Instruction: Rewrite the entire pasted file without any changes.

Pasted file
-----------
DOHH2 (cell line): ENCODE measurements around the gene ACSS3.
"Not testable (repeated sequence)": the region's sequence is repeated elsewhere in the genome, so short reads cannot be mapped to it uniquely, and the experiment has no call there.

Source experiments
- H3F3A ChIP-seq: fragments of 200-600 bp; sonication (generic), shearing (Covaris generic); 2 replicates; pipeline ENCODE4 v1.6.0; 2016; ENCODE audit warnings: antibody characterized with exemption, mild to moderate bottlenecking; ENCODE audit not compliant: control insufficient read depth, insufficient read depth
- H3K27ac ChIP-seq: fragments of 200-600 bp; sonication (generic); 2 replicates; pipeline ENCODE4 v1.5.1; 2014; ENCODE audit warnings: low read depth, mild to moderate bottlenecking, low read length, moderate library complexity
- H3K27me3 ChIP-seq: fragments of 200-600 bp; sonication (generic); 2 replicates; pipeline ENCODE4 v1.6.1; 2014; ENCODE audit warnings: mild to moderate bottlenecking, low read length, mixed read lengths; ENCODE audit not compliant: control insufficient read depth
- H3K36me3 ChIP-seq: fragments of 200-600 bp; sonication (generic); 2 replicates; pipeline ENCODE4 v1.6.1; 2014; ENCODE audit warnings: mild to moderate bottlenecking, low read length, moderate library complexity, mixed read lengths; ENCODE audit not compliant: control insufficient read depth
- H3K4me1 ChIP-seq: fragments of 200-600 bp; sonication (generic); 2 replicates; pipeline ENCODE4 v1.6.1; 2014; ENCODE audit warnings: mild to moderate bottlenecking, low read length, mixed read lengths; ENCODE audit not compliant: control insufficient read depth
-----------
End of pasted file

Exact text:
DOHH2 (cell line): ENCODE measurements around the gene ACSS3.
"Not testable (repeated sequence)": the region's sequence is repeated elsewhere in the genome, so short reads cannot be mapped to it uniquely, and the experiment has no call there.

Source experiments
- H3F3A ChIP-seq: fragments of 200-600 bp; sonication (generic), shearing (Covaris generic); 2 replicates; pipeline ENCODE4 v1.6.0; 2016; ENCODE audit warnings: antibody characterized with exemption, mild to moderate bottlenecking; ENCODE audit not compliant: control insufficient read depth, insufficient read depth
- H3K27ac ChIP-seq: fragments of 200-600 bp; sonication (generic); 2 replicates; pipeline ENCODE4 v1.5.1; 2014; ENCODE audit warnings: low read depth, mild to moderate bottlenecking, low read length, moderate library complexity
- H3K27me3 ChIP-seq: fragments of 200-600 bp; sonication (generic); 2 replicates; pipeline ENCODE4 v1.6.1; 2014; ENCODE audit warnings: mild to moderate bottlenecking, low read length, mixed read lengths; ENCODE audit not compliant: control insufficient read depth
- H3K36me3 ChIP-seq: fragments of 200-600 bp; sonication (generic); 2 replicates; pipeline ENCODE4 v1.6.1; 2014; ENCODE audit warnings: mild to moderate bottlenecking, low read length, moderate library complexity, mixed read lengths; ENCODE audit not compliant: control insufficient read depth
- H3K4me1 ChIP-seq: fragments of 200-600 bp; sonication (generic); 2 replicates; pipeline ENCODE4 v1.6.1; 2014; ENCODE audit warnings: mild to moderate bottlenecking, low read length, mixed read lengths; ENCODE audit not compliant: control insufficient read depth